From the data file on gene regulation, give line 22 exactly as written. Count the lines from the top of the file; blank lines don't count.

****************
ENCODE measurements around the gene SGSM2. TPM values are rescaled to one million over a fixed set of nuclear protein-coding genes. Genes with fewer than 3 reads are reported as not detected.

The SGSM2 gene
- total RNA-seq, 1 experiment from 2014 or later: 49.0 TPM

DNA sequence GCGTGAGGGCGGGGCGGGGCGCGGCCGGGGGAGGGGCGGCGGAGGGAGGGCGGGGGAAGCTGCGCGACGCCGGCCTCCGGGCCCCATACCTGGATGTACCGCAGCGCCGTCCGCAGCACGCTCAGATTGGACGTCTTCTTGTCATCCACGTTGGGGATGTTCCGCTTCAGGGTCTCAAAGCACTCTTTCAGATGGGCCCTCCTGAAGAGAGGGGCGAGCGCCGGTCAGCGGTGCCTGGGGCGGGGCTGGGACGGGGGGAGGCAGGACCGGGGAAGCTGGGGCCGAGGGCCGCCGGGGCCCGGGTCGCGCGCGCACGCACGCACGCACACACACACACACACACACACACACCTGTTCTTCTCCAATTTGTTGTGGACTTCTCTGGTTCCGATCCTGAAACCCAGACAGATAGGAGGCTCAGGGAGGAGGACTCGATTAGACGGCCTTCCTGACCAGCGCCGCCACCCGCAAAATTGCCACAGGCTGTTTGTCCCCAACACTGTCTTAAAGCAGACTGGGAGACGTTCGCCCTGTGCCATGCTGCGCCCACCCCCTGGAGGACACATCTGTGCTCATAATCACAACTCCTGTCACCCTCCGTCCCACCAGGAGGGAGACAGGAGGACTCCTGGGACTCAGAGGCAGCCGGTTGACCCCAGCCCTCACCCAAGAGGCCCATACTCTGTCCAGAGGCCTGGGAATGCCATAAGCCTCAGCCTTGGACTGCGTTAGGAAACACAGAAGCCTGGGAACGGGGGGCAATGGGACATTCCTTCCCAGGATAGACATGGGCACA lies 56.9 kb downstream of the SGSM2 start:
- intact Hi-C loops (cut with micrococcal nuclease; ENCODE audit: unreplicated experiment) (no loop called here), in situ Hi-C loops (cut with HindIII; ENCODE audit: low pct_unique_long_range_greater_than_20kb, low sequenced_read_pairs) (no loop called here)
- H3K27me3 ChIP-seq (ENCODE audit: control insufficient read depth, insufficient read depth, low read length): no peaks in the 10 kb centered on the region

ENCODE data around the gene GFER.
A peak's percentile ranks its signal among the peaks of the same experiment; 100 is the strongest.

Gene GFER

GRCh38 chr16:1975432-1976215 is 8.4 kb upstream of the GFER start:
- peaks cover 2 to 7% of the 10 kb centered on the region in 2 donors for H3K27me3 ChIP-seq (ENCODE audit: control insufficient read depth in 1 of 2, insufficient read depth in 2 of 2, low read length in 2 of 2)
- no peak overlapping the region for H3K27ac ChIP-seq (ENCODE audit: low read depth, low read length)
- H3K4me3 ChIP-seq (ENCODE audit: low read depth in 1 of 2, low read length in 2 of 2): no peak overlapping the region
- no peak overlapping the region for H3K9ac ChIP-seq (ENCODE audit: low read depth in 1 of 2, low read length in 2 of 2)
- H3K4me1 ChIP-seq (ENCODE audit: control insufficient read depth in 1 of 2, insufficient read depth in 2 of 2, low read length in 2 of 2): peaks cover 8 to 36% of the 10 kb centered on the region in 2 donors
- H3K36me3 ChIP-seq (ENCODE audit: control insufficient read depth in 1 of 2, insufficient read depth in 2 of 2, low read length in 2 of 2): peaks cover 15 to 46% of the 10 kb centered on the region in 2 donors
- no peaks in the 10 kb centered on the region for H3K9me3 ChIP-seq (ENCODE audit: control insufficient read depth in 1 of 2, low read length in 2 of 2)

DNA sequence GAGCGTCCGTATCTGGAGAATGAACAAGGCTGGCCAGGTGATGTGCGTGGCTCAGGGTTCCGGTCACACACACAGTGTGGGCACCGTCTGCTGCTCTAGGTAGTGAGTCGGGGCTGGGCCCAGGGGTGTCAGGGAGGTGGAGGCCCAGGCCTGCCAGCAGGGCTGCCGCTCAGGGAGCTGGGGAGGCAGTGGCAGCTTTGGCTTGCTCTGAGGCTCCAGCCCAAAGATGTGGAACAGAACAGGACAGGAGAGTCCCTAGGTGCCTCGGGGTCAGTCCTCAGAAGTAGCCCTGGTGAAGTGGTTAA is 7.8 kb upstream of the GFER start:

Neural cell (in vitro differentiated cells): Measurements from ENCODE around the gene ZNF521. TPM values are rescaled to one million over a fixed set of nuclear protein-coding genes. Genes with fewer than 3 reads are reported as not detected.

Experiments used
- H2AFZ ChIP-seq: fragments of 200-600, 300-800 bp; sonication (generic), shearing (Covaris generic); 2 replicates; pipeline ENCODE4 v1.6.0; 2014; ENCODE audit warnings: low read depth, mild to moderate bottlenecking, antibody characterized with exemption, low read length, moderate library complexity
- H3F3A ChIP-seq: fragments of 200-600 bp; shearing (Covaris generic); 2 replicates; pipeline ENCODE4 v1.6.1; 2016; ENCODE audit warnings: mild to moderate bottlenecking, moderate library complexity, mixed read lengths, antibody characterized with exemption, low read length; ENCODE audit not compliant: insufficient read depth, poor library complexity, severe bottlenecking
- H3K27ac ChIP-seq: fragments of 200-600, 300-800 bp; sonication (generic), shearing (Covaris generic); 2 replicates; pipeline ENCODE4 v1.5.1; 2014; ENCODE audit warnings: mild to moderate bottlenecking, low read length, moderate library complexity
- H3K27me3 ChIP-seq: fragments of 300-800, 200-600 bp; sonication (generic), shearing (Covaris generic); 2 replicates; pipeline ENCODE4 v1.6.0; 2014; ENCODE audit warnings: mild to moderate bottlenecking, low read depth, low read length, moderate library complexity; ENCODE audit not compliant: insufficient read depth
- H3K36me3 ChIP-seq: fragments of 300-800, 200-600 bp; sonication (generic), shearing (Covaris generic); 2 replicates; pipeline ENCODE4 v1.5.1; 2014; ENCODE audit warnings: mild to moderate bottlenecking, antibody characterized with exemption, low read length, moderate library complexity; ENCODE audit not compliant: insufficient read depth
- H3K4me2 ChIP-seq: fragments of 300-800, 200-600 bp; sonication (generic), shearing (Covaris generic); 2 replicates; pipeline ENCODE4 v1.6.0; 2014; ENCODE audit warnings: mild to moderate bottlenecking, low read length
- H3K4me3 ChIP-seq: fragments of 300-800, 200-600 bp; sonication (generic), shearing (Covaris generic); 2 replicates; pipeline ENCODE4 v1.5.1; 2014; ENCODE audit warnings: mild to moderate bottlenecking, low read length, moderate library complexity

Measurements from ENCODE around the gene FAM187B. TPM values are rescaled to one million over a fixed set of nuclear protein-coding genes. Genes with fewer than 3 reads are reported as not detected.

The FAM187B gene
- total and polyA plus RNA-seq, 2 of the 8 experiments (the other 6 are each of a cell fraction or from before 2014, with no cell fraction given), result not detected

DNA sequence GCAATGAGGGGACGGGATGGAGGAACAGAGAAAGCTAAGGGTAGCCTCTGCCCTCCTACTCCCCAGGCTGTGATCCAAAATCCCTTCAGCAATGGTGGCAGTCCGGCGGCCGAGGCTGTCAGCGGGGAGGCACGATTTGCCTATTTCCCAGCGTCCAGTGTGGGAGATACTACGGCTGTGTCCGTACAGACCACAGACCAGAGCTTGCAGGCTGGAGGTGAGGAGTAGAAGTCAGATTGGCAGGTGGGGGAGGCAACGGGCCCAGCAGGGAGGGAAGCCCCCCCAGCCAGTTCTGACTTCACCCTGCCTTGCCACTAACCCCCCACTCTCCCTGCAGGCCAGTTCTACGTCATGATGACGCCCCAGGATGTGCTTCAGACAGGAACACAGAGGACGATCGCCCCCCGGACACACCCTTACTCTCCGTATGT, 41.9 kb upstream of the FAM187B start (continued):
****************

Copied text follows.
- H3F3A ChIP-seq: fragments of 200-600 bp; shearing (Covaris generic); 2 replicates; pipeline ENCODE4 v1.6.1; 2016; ENCODE audit warnings: mild to moderate bottlenecking, moderate library complexity, mixed read lengths, antibody characterized with exemption, low read length; ENCODE audit not compliant: insufficient read depth, poor library complexity, severe bottlenecking